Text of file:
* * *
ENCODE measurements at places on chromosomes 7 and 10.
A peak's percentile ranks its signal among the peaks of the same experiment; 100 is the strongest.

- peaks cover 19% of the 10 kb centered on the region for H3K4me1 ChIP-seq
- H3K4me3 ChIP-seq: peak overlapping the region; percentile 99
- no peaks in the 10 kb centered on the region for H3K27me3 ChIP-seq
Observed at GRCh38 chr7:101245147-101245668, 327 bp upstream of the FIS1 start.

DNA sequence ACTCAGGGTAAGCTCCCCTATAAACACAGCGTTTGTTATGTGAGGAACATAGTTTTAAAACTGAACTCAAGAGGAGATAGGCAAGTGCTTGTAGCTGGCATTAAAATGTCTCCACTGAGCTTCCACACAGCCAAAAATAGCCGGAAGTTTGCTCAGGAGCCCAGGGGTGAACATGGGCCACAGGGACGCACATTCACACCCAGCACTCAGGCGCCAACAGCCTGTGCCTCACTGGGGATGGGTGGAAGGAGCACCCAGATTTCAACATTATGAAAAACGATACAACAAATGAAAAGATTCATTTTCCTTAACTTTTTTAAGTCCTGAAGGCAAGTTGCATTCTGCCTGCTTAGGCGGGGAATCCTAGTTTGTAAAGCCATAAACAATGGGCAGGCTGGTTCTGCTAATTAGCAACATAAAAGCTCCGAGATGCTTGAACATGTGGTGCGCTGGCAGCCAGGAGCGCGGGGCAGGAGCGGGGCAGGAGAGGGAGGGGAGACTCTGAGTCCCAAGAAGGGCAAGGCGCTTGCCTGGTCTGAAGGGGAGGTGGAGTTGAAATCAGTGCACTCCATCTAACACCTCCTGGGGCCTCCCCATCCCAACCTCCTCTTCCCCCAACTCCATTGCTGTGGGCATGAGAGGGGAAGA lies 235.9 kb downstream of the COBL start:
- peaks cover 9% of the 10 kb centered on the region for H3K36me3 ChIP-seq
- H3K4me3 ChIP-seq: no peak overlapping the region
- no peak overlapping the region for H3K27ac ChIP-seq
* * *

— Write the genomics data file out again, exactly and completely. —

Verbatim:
ENCODE measurements at places on chromosomes 7 and 10.
A peak's percentile ranks its signal among the peaks of the same experiment; 100 is the strongest.

- peaks cover 19% of the 10 kb centered on the region for H3K4me1 ChIP-seq
- H3K4me3 ChIP-seq: peak overlapping the region; percentile 99
- no peaks in the 10 kb centered on the region for H3K27me3 ChIP-seq
Observed at GRCh38 chr7:101245147-101245668, 327 bp upstream of the FIS1 start.

DNA sequence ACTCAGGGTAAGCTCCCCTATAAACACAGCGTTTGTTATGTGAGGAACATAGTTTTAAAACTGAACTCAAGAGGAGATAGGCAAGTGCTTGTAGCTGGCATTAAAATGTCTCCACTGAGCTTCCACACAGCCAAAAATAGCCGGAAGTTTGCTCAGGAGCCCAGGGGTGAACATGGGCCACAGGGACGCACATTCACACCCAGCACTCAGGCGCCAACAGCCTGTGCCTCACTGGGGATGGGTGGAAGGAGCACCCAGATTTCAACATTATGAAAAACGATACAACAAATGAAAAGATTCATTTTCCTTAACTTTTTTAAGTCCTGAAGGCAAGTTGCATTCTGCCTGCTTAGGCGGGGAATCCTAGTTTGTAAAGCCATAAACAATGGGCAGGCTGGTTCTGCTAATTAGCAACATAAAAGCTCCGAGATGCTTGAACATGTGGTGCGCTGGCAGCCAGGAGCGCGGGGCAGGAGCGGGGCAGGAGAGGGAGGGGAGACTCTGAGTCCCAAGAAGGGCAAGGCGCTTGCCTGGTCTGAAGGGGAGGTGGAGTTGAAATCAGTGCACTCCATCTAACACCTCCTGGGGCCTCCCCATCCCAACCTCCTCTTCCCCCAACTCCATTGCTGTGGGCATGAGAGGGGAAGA lies 235.9 kb downstream of the COBL start:
- peaks cover 9% of the 10 kb centered on the region for H3K36me3 ChIP-seq
- H3K4me3 ChIP-seq: no peak overlapping the region
- no peak overlapping the region for H3K27ac ChIP-seq